Skip To Content

    10 Online Therapy Basics That'll Help You Get Started

    It can be intimidating, but here's some info to help you take that first step.

    Making the decision to try therapy is hard, and finding the right therapist is no walk in the park either. There are a lot of things to consider when you're looking for a therapist, from accessibility to your own comfort levels. Given everything going on today — from social justice to social distancing — online therapy is becoming increasingly popular. So, here’s everything you need to know about it.

    NBCUniversal Television Distribution / Via

    First things first: Even though you're not meeting your therapist face to face, online therapy can be just as personal. The work you need to put in and the process are the same.

    Disney–ABC Domestic Television / Via

    There's no barrier to entry for therapy. There's no threshold of depression, anxiety, stress, or trauma you have to hit. If you're struggling, you're struggling. Your feelings are totally valid. Besides, despite some antiquated stigma, there's absolutely nothing wrong with getting help. It's okay. We all know that life's hard, and it can be overwhelming. If you're even considering therapy, it's definitely worth checking out.

    (Read more about how you know if you need therapy.)

    1. Now, online therapy is usually done two ways: via video or text. Once you figure that out, you can decide if you'd prefer live or messaging sessions.

    Doctor On Demand / Via, Kelsey D. / Better Help / Facebook / Via Facebook: watch

    The difference between video and text is pretty obvious. But different services allow you to have live video calls or text chats with a therapist, while others allow you to send video or text messages for a therapist to respond to at certain times.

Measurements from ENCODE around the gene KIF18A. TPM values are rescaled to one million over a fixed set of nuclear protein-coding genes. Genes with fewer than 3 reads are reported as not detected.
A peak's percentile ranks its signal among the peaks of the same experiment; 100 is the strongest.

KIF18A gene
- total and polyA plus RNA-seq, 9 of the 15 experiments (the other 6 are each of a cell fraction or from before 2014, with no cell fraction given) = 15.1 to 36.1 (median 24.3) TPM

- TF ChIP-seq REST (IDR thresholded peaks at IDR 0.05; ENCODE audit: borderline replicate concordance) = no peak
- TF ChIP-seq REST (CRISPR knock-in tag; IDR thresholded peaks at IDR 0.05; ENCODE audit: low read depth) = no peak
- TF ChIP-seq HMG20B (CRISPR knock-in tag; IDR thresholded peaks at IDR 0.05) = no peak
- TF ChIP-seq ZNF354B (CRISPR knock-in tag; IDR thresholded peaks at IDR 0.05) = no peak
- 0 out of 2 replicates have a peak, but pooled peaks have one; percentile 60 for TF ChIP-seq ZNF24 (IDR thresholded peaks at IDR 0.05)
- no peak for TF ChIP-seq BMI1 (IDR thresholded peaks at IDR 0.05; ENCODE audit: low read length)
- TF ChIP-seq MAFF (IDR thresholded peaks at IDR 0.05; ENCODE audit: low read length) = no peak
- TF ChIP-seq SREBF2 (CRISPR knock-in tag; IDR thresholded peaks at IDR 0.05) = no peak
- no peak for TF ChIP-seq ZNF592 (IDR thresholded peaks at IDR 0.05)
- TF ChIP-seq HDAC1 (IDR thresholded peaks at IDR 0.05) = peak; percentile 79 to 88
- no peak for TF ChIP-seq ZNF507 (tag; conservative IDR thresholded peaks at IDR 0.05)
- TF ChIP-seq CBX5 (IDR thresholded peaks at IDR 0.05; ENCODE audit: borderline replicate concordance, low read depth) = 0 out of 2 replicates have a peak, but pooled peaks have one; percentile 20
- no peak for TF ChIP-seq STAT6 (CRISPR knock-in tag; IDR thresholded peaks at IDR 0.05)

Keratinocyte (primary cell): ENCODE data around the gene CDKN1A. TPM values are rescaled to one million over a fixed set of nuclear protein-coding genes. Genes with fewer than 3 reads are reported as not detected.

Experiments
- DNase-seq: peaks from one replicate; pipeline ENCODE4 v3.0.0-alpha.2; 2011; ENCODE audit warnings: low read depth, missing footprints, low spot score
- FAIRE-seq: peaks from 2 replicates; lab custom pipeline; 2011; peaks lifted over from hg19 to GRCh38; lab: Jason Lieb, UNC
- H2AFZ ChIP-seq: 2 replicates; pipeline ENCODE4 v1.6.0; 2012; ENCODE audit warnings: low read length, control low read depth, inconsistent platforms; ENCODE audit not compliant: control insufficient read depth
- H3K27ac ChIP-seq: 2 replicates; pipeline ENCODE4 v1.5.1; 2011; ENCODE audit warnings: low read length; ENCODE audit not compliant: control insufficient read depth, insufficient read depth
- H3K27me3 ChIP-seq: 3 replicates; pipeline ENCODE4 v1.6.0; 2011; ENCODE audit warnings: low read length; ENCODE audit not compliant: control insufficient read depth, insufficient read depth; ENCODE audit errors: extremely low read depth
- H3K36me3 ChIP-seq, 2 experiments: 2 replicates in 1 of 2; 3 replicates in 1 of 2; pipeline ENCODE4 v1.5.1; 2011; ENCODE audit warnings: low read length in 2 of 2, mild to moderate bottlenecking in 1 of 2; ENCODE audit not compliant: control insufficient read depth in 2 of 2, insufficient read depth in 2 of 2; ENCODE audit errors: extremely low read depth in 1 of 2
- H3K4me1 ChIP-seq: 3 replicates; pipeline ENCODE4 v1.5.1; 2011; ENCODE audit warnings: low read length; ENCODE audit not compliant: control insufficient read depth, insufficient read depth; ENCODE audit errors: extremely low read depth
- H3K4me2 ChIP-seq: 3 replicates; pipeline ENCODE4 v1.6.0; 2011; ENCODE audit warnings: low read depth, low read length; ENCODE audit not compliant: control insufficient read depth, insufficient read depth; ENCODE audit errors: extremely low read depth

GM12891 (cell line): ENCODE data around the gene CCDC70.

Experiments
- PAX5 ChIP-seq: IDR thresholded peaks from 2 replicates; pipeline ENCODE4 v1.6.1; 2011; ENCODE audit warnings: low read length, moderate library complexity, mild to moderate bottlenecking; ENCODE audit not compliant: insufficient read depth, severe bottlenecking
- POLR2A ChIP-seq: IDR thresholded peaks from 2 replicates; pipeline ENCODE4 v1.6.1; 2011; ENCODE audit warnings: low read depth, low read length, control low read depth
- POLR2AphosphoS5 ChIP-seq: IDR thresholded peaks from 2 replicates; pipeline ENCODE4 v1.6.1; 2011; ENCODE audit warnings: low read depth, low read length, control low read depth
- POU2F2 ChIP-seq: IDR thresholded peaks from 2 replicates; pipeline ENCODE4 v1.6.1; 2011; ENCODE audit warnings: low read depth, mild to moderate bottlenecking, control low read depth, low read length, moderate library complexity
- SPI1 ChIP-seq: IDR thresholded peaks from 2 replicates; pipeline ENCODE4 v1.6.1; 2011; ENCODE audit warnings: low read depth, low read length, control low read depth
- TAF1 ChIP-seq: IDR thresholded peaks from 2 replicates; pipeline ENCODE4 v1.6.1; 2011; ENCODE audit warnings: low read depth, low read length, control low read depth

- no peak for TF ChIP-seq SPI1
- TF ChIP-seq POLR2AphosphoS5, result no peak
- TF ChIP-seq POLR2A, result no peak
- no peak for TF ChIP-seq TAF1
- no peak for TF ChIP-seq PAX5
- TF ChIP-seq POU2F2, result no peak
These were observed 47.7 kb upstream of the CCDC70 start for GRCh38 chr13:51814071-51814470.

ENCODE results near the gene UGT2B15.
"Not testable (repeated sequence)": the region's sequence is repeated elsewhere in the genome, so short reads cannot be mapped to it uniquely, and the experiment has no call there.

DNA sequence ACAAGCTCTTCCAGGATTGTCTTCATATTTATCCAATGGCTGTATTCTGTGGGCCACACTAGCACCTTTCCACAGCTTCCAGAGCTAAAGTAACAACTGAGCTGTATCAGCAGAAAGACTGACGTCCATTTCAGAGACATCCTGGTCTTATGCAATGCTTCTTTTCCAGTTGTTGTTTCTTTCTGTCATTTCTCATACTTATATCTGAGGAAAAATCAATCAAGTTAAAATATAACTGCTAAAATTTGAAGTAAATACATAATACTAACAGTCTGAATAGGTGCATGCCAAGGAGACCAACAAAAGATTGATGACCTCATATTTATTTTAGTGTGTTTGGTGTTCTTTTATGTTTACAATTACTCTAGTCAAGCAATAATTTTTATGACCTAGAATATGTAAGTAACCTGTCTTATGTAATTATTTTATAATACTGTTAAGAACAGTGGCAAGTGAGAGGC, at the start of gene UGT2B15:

2. Text therapy lets you take things at your own pace. It's great if you have unpredictable schedules, if face-to-face chats make you anxious, or if you don't have the privacy to speak freely at home.

    A screenshot of a text chat with a therapist via Talkspace

    Text therapy isn't like texting your mom friend. While you can schedule live sessions (usually referred to as "chatting live"), text therapy usually lets you message your therapist whenever you’d like. Then, your therapist will respond an allotted number of times — usually once or twice a day. It’s important to understand your contact agreement, so you’re not expecting a text back every time you decide to hit up your therapist.

    Of course, text therapy lacks the nonverbal aspects of communication — like your facial expressions, the tone of your voice, and your body language. As with any text-based communication, there’s always a risk of misinterpreting a message and a time delay between responses.

    However, these might be the very things that attract you to text therapy. Maybe face-to-face conversations make you anxious, and you feel safer opening up over text. Similarly, writing out your thoughts can be therapeutic in and of itself, helping you reflect on and streamline your feelings. You can also do text therapy from virtually anywhere, without needing to speak out loud. And another pro? You can refer back to your sessions and reread them whenever you need. No memory required.

    3. Video therapy is real-time. It's ideal if you're looking for a more free-flowing conversation that's closer to the IRL therapy experience.